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Good Intentions Are Not Enough For A Participatory Democracy: Lessons From Social Forestry

03/11/2016 10:37 AM IST | Updated 04/11/2016 8:40 AM IST
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The road to participatory democracy cannot be paved with good intentions alone but needs resources, sustained work and self-critical reflection by villages and voluntary organizations alike.

Village Square

By Ajay S. Mehta*

There are many lessons to be drawn from the experience of participatory development that gathered steam in the 1980s. The chief among them is that unless development interventions adopt a bottoms-up approach where the stakes of the community are clearly articulated, no amount of good intentions will necessarily translate into success.

Seva Mandir [assumed] that forest dwellers and villagers would be highly motivated to plant and nurture saplings... [but they] underestimated the extent to which village communities were divided.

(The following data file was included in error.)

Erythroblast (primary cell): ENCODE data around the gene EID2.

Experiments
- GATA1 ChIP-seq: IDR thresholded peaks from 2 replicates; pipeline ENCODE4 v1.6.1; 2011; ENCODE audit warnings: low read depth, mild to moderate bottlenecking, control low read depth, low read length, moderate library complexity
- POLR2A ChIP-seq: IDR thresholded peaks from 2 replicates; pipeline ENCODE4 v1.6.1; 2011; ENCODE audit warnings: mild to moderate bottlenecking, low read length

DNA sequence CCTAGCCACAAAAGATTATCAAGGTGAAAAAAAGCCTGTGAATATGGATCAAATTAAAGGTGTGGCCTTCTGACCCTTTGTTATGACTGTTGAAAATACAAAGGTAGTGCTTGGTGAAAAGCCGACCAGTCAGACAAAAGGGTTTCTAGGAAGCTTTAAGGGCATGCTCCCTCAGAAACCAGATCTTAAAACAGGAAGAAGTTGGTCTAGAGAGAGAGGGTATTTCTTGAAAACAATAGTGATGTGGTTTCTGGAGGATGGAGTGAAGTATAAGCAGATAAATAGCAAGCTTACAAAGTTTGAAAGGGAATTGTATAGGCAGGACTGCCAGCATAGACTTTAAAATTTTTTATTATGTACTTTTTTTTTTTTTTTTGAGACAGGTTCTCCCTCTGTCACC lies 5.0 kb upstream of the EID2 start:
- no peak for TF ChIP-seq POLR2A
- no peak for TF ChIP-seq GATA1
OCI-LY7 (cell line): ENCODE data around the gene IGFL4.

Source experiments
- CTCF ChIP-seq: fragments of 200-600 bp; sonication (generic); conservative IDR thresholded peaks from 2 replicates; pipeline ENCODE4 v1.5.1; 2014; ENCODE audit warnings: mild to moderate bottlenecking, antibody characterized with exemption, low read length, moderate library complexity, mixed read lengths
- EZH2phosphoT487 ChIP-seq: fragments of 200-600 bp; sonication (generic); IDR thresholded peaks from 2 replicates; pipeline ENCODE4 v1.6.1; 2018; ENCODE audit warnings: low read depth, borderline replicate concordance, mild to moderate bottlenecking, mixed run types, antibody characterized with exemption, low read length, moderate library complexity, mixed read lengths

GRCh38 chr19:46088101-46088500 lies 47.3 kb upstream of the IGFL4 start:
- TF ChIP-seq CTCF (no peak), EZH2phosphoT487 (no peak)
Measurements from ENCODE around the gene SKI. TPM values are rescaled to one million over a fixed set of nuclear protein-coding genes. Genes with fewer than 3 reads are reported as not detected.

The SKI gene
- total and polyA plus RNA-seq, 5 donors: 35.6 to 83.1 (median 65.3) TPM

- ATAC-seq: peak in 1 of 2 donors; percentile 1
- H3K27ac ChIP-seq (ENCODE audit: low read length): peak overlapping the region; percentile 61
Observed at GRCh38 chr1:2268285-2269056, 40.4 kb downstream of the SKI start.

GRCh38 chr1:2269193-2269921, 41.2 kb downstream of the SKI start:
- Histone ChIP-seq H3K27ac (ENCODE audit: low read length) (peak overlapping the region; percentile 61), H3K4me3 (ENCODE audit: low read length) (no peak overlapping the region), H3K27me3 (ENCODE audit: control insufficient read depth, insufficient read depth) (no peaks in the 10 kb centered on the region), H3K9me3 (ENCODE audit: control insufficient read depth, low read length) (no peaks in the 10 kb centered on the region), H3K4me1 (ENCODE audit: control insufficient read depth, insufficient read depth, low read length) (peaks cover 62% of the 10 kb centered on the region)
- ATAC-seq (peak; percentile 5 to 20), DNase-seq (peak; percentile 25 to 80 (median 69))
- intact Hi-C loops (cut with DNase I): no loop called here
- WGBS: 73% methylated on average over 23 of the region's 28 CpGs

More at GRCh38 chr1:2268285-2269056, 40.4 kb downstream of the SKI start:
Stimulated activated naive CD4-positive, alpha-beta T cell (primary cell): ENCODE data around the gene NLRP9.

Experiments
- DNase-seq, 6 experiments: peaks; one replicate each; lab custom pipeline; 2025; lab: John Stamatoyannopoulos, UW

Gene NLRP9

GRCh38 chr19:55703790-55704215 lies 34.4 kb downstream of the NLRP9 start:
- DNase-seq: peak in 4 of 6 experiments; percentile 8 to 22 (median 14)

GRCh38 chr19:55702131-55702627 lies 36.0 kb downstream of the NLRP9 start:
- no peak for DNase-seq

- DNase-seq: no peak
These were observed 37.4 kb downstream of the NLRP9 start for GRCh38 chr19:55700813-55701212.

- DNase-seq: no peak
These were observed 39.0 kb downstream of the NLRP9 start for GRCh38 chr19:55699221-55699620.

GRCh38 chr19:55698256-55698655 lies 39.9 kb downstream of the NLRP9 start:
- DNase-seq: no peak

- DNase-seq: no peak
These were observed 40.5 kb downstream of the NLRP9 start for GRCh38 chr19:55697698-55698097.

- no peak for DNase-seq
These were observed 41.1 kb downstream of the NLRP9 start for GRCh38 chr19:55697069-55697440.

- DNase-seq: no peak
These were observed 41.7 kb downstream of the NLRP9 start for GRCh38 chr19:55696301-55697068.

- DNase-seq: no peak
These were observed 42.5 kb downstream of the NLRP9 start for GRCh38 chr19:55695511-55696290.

Government policies towards forests and afforestation work became increasingly progressive in the 80s. One landmark event was the declaration by Rajiv Gandhi shortly after he became Prime Minister in 1985 was that the country needed a people's movement to meet India's environment crisis. Researchers at the Society for Promotion of Wasteland Development (SPWD) had pointed out that the country was losing its forest cover rapidly, giving rise to wastelands. They along with voluntary organizations and environmentalists convinced the government that an effective counter to this process of desertification required the full-fledged participation of communities in afforesting degraded lands on a massive scale.

The Prime Minister accepted their advice and set up the National Wasteland Development Board (NWDB) under the Chairmanship of Kamla Choudhary, the then executive director of SPWD. The mandate of the NWDB was to support voluntary organizations to assist local farmers to afforest degraded lands.

Initial assumptions

It was in this context that Seva Mandir, a voluntary organization based in Udaipur that was working among poor villagers in the Aravalli hills got involved. It received some funds and mobilized over 5000 farmers to plant two million saplings in the course of the two monsoon seasons of 1986 and 1987. Seva Mandir accepted this challenge on the assumption that forest dwellers and villagers would be highly motivated to plant and nurture saplings, given their dependence on natural resources for their daily needs and livelihoods.